I suspect, however, that most folks are so nonplussed by my own particular answer [that, essentially, there is no answer], they avoid being reminded of it like the plague.<hr>
Hey Biggie, you still reading here?
I'd like to have a stab at working through the above with you, and maybe others will have something to offer along the way. It would be nice, at least for me, and it would be more conducive to reaching some sort of resolution, if we could just stick to the matter at hand, and refrain from the polemics you so enjoy. I would suggest that if you really do want to find the semblance of an answer to this type of question, you would be better served by not confusing the issue and not complicating the matter with irrelevancy.
If you're up for it, I'd like you to first consider your question and assess what you really want to ask, and how you want to phrase it. As it stands, the conclusion is implicit in the premise: The world is meaningless, and therefore there can be no 'ought'. However, I think the question is flawed in that it means to relate human actions to the world, as opposed to humans. Here's how I think the question you are asking should be phrased:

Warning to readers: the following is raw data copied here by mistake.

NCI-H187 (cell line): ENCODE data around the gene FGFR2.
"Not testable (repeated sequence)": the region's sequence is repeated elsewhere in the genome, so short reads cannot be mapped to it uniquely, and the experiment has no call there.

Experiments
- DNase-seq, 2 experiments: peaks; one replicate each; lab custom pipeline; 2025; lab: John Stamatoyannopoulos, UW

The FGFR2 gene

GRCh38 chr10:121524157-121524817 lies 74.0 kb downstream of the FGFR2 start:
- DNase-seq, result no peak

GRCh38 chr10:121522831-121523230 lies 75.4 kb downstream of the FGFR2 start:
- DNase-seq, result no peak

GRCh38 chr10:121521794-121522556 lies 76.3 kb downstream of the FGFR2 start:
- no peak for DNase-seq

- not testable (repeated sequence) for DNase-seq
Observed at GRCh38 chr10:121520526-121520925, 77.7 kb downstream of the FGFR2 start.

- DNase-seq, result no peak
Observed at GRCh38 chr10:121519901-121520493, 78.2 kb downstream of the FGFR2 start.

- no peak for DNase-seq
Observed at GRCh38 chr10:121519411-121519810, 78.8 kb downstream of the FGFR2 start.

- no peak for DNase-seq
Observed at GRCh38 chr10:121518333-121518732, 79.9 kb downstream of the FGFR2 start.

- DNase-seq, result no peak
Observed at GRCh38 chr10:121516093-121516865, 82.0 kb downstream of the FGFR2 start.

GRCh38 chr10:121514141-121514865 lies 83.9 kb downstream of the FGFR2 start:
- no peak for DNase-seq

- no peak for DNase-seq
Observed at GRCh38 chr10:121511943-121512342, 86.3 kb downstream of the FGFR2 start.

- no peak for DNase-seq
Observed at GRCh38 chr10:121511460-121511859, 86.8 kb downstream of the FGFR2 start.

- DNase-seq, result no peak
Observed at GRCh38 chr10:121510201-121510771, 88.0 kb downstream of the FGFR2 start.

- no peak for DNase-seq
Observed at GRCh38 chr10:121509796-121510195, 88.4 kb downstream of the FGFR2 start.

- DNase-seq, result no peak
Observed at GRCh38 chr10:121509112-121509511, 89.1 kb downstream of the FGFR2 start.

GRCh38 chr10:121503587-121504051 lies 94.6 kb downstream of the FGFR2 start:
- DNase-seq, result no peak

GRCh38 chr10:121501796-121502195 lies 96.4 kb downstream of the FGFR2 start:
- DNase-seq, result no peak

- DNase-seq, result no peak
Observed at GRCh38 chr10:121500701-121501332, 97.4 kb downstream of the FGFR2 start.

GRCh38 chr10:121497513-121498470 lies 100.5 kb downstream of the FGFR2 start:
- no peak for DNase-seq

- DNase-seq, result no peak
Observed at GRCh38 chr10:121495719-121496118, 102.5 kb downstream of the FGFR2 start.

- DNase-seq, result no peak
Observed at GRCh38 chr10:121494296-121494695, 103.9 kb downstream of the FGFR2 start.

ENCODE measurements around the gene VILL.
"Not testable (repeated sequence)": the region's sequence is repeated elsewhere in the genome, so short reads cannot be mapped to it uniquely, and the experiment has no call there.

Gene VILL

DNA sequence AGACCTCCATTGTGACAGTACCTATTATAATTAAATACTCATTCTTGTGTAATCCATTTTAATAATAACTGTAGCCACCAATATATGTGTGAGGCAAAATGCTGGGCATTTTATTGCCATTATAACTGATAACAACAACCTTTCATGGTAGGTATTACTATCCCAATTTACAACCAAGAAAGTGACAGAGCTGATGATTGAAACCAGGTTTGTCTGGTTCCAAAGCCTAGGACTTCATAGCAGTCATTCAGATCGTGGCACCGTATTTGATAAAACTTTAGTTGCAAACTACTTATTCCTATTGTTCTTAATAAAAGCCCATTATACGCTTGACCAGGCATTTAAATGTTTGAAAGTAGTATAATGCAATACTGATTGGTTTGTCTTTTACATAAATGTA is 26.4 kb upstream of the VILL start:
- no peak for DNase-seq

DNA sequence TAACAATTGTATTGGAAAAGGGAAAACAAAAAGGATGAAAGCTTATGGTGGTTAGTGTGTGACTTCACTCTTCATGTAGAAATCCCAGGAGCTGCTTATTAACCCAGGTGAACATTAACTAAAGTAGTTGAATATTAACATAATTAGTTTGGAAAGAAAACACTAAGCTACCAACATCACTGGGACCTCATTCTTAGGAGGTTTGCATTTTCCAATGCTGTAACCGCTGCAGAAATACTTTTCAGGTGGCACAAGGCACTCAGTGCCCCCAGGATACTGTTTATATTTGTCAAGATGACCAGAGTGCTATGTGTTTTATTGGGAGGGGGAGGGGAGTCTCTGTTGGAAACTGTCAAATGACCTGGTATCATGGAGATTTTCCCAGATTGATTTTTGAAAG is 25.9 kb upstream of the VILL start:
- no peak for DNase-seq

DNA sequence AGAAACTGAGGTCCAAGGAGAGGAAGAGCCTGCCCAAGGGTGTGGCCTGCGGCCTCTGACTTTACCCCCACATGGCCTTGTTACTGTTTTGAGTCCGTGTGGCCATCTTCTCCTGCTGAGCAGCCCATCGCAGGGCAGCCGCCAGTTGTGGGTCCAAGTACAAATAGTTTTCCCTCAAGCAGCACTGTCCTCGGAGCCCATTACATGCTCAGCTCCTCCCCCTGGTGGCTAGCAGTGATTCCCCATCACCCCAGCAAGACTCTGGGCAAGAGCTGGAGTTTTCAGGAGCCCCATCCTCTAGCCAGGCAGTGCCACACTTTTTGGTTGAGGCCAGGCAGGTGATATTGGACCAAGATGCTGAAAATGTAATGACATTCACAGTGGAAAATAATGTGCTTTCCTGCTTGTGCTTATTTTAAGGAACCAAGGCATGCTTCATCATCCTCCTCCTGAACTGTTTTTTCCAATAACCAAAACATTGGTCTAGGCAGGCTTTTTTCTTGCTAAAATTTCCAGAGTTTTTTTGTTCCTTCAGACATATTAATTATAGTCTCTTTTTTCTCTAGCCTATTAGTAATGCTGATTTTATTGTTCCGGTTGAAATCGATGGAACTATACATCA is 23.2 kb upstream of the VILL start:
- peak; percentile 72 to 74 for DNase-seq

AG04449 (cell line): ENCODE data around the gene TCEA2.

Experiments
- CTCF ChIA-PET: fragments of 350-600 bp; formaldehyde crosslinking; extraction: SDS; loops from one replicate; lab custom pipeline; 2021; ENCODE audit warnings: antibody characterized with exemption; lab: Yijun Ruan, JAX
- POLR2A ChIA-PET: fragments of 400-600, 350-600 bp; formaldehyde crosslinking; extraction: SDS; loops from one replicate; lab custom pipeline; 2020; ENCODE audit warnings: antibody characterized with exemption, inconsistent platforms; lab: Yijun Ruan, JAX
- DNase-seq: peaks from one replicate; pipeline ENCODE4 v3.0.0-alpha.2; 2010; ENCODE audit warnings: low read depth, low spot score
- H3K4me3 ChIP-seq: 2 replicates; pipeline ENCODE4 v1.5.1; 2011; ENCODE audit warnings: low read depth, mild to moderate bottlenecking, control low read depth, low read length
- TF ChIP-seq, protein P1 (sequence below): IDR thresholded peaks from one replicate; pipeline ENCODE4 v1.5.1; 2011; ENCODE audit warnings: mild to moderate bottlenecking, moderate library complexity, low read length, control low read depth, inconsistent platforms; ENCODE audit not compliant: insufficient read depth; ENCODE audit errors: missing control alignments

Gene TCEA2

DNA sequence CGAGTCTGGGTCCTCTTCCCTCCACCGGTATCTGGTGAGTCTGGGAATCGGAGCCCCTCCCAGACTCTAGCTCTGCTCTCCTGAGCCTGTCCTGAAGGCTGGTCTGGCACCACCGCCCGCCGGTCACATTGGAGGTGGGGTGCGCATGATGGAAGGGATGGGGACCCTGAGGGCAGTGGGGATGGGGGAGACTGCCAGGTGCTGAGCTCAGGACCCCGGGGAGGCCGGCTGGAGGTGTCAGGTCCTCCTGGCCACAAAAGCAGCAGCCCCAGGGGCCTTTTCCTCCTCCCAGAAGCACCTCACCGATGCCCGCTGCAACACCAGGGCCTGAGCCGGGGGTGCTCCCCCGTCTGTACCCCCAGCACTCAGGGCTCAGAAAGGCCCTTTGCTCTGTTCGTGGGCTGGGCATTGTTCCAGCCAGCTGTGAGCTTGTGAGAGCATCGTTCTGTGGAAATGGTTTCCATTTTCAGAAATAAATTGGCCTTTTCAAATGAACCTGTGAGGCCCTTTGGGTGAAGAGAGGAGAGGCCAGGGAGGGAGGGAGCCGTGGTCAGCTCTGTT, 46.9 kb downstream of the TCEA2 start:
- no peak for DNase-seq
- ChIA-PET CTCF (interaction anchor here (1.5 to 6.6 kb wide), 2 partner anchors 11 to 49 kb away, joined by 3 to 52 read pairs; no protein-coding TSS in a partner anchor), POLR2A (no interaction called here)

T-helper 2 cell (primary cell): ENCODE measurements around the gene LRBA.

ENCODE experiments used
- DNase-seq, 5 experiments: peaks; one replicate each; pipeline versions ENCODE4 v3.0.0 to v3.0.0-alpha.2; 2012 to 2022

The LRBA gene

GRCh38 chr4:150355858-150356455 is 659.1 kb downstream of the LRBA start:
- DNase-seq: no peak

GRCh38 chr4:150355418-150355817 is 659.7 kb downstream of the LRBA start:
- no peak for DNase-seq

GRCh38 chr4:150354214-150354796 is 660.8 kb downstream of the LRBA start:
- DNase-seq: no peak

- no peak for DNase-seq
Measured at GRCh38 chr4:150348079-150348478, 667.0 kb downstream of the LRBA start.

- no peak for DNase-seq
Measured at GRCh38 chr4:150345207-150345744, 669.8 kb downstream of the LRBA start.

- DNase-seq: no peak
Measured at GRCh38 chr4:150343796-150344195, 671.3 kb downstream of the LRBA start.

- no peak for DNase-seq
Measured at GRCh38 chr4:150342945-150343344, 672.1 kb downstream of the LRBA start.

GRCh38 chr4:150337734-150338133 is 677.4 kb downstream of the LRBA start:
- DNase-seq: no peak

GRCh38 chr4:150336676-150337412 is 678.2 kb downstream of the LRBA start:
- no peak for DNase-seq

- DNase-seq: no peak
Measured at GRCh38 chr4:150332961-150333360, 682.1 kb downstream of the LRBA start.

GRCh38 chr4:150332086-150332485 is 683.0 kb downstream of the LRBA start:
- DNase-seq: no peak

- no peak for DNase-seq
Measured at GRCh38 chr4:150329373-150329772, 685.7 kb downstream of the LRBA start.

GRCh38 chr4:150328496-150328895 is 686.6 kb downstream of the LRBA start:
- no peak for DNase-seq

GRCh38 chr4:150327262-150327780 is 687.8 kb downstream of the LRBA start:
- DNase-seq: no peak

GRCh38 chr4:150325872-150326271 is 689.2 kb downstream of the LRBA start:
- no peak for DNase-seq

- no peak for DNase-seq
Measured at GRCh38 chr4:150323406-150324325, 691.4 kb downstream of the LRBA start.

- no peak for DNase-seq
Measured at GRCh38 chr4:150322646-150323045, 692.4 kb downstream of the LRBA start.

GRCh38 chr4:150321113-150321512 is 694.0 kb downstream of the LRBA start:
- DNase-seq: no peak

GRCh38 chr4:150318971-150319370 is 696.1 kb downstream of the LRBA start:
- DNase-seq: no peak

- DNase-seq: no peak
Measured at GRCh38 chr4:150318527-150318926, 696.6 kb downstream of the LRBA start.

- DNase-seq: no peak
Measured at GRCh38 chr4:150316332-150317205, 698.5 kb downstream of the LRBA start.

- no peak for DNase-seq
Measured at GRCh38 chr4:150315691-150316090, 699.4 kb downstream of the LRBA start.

If meaning is informed by value, and individual human values are arbitrarily arrived at, how might we arrive at a less arbitrary, and so more meaningful (as defined by less meaningless) system according to which humans ought to act?
(Note that we will not be considering free will with regard to the question of the arbitrariness of human values.)
Please indicate if you concur with this phraseology. If you do, perhaps offer your initial thoughts on the matter and we can move on from there.